Adam Hjorthén

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I am Associate Professor of history and Senior Lecturer in American Studies at the Swedish Institute for North American Studies (SINAS). I mainly teach classes in U.S. history, politics, culture, and society. My research focuses on U.S. cultural memory, and Swedish-American relations. I am currently engaged in research projects on ethnic heritage, the US Constitution, and political polarization.

I am the current Director of Graduate Studies at the English Department, and UU's member of Humtank.


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I have a PhD in history from Stockholm University (2015), where I was a doctoral student in the Research School for Studies in Cultural History (FoKult). In 2017–2020, I was a postdoctoral researcher at the Department of Culture and Aesthetics at Stockholm University, and at the John F. Kennedy Institute for North American Studies at the Free University of Berlin (as a postdoc in cultural history at SU, and through VR's international postdoc program). I have previously taught at the history departments at Stockholm and Uppsala, and been a visiting scholar at George Washington University and the University of Minnesota. Having taught at SINAS between 2020–2022, I became Senior Lecturer in American Studies in 2022, and docent/Associate Professor in 2023.

From 2012–2020, I was on the board of the Swedish Association for American Studies (SAAS), with the last four years serving as the SAAS President, and as Sweden's representative on the executive board of the Nordic Association for American Studies (NAAS). I currently serve on the boards of the Swenson Swedish Immigration Research Center at Augustana College, Illinois, and the Swedish-American Historical Society. Since 2021, I am the associate editor and book review editor of Swedish-American Historical Quarterly.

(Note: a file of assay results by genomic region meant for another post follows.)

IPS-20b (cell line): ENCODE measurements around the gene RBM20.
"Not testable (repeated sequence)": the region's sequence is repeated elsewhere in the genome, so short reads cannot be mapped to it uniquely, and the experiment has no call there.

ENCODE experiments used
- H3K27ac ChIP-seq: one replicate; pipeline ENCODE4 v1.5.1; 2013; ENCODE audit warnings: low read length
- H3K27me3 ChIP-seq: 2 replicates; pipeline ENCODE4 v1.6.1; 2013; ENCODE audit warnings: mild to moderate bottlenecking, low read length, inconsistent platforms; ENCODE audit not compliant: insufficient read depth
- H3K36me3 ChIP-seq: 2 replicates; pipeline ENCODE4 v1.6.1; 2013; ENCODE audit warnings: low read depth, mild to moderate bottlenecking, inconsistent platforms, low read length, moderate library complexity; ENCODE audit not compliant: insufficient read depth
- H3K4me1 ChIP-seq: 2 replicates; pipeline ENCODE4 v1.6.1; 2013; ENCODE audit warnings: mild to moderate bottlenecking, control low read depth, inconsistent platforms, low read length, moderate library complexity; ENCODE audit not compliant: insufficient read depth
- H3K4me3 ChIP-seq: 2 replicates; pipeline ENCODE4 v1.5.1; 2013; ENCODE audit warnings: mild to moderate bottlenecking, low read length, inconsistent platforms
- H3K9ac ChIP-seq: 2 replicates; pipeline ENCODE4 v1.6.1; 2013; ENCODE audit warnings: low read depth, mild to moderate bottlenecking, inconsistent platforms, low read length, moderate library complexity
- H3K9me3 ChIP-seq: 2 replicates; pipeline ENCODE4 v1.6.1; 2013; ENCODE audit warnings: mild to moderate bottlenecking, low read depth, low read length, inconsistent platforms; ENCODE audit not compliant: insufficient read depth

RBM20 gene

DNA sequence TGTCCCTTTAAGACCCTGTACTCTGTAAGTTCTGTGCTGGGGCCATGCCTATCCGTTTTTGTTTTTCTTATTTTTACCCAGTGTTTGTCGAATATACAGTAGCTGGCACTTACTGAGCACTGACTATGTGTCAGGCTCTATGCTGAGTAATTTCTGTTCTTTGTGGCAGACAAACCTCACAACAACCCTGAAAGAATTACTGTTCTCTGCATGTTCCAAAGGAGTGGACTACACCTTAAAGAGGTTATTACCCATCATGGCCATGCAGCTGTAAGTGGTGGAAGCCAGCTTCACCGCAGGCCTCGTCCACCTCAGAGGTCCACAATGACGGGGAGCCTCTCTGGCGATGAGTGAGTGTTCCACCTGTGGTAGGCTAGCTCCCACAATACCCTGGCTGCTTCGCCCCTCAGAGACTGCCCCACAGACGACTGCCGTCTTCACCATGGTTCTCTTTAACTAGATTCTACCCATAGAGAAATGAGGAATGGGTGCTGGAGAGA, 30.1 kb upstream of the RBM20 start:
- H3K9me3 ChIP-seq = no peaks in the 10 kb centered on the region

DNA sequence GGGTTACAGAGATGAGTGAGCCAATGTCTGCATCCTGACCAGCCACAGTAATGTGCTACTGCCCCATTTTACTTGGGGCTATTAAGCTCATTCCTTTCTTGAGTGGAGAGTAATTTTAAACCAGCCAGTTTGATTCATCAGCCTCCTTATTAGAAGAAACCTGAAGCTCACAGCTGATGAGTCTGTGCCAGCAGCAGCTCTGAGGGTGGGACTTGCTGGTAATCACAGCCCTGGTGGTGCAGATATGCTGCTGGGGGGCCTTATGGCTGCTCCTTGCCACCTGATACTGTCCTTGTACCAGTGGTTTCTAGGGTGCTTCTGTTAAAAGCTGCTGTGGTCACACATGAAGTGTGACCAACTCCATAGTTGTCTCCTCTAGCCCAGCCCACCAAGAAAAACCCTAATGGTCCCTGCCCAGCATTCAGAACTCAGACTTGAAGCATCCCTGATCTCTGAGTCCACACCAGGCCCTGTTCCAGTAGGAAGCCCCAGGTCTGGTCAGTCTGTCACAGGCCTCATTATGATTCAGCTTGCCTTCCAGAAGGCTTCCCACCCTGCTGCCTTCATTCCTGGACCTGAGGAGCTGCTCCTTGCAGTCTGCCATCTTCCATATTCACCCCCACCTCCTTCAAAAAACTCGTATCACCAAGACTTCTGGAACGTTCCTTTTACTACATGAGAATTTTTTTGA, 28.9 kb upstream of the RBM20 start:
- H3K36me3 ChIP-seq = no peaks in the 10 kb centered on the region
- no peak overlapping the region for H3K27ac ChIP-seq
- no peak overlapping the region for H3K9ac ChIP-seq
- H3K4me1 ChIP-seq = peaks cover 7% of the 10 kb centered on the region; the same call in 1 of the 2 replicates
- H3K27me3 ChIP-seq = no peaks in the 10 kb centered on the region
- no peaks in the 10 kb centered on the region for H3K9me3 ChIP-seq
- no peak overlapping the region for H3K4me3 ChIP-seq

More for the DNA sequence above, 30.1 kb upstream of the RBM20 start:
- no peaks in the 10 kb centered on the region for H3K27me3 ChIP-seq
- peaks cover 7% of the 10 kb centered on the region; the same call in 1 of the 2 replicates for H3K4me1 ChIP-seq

I am the 2018 recipient of the Loubat Prize from the Royal Swedish Academy of Letters, History, and Antiquity, for my dissertation (awarded every 3-5 years for a publication in North American archaeology, history, ethnography, or numismatics), and the 2015 Orm Øverland Prize for best graduate student essay from the Nordic Association for American Studies (NAAS).


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My research deals with American cultural heritage and cultural memory, and 20th and 21st century Swedish-American relations. I am currently engaged in two research project:

  • Refracting Roots: A Study of Political Polarization and Swedish Heritage in Contemporary United States (together with Adam Kaul, Uppsala University/Augustana College, Illinois)
  • A More Perfect Union? Public Scholarship and the United States Constitution in a Polarized Society (2024–2025, funded by the Democracy and Higher Education research program at Uppsala University.

These current research projects explore the intersections of cultural memory and political polarization in the United States today. They study white ethnic heritage through the case of Swedish Americans in Minnesota, as well as the public scholarship of the U.S. Constitution at the National Constitution Center in Philadelphia, PA.

My previous publications have explored the many ways in which histories of Swedish settlement and immigration in North America have been made meaningful and functional on both sides of the Atlantic. This includes studies of commemorations, monuments, museums, tourism, and the popular movement of genealogy. This research has for example resulted in my monograph Cross-Border Commemorations Celebrating Swedish Settlement in America (Amherst: University of Massachusetts Press, 2018).

I have also worked extensively with developing the analytical and methodological study of Swedish-American relations. Together with Professor Dag Blanck I am co-founder and co-organizer of the research network “Swedish-American Borderlands,” funded by the Swedish Council for Humanities and Social Sciences (RJ). This international and interdisciplinary network—which gathers twenty-plus scholars from Europe and North America—is an attempt at reconceptualizing the broader field of Swedish-American relations. This work has resulted in a special issue of the Journal of Transnational American Studies (7:1), and the edited volume Swedish-American Borderlands: New Histories of Transatlantic Relations (Minneapolis: University of Minnesota Press, 2021).


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Adam Hjorthén